Lizard’s tail (Saururus cernuus) of the Lizard’s Tail (Saururaceae) Family is the only member of its genus in North America (its sister species occur in Asia) and the only member of the family native to the eastern US. It is found from Texas to Kansas to Illinois to Wisconsin and thence south and east to the borders, except for several far-northeastern states. In Arkansas, it is found throughout the state, although perhaps absent from a few Interior Highland counties. The genus name is derived from the Latin word “saurus,” meaning “lizard,” and the specific epithet “cernuus” means “nodding.” This common name is based on the appearance of the species’ nodding, tail-like inflorescence.
Lizard’s tail is a perennial, herbaceous plant occurring in wetlands with light shade to partial sun. Habitats are permanently or periodically flooded; such as shallow ponds, swamps, seeps, springs and shallow slow-moving streams. Lizard’s tail has shallow, horizontal rhizomes which turn upward every 1 to 2 feet so as to reach the surface to produce new stems. Fibrous roots grow from junctions of rhizome segments. Dense colonies may form.
Photo 1: Horizontal portion of lizard’s tail rhizomes (red arrows) terminate with white new growth. The tip of new growth will turn upward to produce a new stem. An existing stem (not shown) grows from the vertical portion of the rhizome (green arrows).
Plants, erect to semi-erect, reaching to 1½ to 3 ½ feet tall and sparingly branched, are largely glabrous. Slender, rounded to somewhat ridged stems, light green in color, are slightly zig-zagged between leaves. Alternate leaves have a petiole with a basal sheath which clasps the stem. This basal sheath continues up the petiole as “wings” which join to form a small point at the base of the upper side of the leaf blade. Emergent new growth forms at the base of a previous leaf and is initially contained by the “wings.” Petioles are light green, slightly ridged and about one-third the length of leaf blades.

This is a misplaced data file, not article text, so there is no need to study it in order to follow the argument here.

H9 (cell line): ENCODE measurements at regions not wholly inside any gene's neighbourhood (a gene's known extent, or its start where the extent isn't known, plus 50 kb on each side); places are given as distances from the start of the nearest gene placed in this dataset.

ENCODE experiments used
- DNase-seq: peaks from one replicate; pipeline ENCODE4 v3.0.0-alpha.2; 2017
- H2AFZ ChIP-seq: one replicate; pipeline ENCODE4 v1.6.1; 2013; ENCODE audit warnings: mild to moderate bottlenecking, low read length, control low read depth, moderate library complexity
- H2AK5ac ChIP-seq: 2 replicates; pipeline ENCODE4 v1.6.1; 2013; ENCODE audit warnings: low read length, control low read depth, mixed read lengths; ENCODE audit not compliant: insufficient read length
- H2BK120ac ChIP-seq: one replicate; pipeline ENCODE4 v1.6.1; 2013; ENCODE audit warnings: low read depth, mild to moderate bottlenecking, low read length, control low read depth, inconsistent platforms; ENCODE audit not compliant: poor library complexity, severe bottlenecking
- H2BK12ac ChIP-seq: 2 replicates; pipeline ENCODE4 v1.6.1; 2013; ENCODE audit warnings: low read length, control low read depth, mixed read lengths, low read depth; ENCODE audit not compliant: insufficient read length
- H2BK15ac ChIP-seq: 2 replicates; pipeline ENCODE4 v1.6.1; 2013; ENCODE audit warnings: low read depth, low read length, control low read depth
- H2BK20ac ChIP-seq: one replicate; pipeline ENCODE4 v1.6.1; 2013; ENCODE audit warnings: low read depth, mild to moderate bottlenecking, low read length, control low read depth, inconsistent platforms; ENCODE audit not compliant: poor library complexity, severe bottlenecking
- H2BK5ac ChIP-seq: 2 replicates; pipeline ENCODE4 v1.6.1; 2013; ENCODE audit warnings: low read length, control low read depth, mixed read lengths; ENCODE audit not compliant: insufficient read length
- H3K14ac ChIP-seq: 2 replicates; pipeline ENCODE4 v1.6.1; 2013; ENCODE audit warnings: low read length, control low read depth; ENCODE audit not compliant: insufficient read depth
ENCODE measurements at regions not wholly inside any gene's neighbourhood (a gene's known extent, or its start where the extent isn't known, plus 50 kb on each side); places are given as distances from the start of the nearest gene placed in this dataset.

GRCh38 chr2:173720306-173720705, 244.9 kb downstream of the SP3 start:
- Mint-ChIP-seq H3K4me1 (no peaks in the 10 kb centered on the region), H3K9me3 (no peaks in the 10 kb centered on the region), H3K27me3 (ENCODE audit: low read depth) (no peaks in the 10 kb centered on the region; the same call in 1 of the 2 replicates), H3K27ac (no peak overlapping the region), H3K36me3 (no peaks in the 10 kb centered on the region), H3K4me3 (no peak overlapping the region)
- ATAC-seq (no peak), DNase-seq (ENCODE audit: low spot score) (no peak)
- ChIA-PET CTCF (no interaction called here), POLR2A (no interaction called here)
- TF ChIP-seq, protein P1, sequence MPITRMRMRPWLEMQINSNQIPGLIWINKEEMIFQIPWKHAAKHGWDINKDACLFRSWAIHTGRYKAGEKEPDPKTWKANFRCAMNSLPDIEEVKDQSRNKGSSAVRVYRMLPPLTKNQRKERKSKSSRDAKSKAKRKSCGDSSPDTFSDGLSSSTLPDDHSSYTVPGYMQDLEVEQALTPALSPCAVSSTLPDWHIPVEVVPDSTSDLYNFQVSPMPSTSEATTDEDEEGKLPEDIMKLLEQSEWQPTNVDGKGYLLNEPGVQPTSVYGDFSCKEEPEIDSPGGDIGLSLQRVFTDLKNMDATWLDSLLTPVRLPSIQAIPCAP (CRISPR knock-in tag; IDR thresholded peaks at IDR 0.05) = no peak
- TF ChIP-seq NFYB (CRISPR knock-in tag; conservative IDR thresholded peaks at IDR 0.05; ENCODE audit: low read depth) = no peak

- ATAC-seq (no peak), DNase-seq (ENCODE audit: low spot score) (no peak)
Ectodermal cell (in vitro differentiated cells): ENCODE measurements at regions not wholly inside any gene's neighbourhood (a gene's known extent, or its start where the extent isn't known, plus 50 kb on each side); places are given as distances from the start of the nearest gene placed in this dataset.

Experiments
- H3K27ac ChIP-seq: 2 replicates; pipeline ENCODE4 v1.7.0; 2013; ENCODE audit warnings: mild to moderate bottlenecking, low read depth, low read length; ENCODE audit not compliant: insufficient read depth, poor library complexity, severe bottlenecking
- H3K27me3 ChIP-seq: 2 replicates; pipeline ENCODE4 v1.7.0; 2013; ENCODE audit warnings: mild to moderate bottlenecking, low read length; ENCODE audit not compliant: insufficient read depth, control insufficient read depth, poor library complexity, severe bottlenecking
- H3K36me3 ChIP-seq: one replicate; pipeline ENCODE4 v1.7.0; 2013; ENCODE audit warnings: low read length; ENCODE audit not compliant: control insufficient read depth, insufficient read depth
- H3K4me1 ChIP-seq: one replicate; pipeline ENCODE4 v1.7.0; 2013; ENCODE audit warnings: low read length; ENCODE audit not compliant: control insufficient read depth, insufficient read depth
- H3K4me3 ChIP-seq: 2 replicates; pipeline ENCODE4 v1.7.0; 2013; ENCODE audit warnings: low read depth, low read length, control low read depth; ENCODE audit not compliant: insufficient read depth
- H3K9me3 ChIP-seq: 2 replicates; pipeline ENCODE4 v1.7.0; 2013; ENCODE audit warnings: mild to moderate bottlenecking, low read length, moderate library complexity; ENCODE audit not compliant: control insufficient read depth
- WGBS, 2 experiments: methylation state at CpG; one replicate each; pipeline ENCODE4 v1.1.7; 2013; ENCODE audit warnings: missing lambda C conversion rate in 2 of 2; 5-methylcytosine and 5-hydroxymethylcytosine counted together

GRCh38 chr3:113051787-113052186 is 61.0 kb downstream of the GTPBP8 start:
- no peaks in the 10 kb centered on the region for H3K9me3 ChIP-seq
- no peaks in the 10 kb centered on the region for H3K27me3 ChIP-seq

Photo 2: New growth emerges from base of leaves resulting in “wings” on the petioles (see arrow). Female ebony jewelwing damselfly also shown.
Leaves, which are of an elongated, cordate shape and entire, are 4 to 6 inches long and 3 to 4 inches wide. Lower leaves may have broadly wavy margins. The upper leaf surface is medium to dark green and slightly shiny while the lower leaf surface is a lighter dull green similar to the stem. Palmate venation is recessed on the upper surface and raised on the lower surface. Crushed leaves have a strong citrus smell.
Inflorescences develop from axils of upper leaves in late spring into summer as tiny drooping flower spikes on erect green peduncles. As the spike grows, flowers mature from base to tip so that a nodding spike in flower has a round tapered shape. The spike becomes more erect as flowers mature so that those receptive to pollination are held at the highest position. When the last flowers at the tip mature, the spike is straight and rigid.
Photo 3: Several flower spikes, of varying maturity, may be found along a stem.
Photo 4: Flowers receptive to pollination are at the highest position as the spike straightens. Banded longhorn flower beetle also shown.
Flowers, hundreds per spike on short up-bent pedicels, are very small and densely packed. Without petals or sepals and with a short pistil, anthers are clearly seen even on the youngest flower spikes. Flowers have four to eight white filaments as well as white peduncles and pedicels. The superior ovary and short pistil are also white. Flowers are pleasantly fragrant and, when in thick colonies, may scent the air. An ovary produces several seeds. When mature, the small green fruit become wrinkled and gray. Seeds are brown and smooth.
Photo 5: Without petals or sepals and with a small pistil, the anthers are conspicuous.
Photo 6: As flowering progresses up-spike, the spike straightens and becomes rigid.
A garden or wild areas with wetland conditions may be ideal for lizard’s tail. It may form a colony, but the colony will not extend into drier areas or into permanent deeper water. The plant’s attractive leaves and inflorescence can provide nice contrasts with other wetland plants; such as, ferns and sedges.
Article and photographs by ANPS member Sid Vogelpohl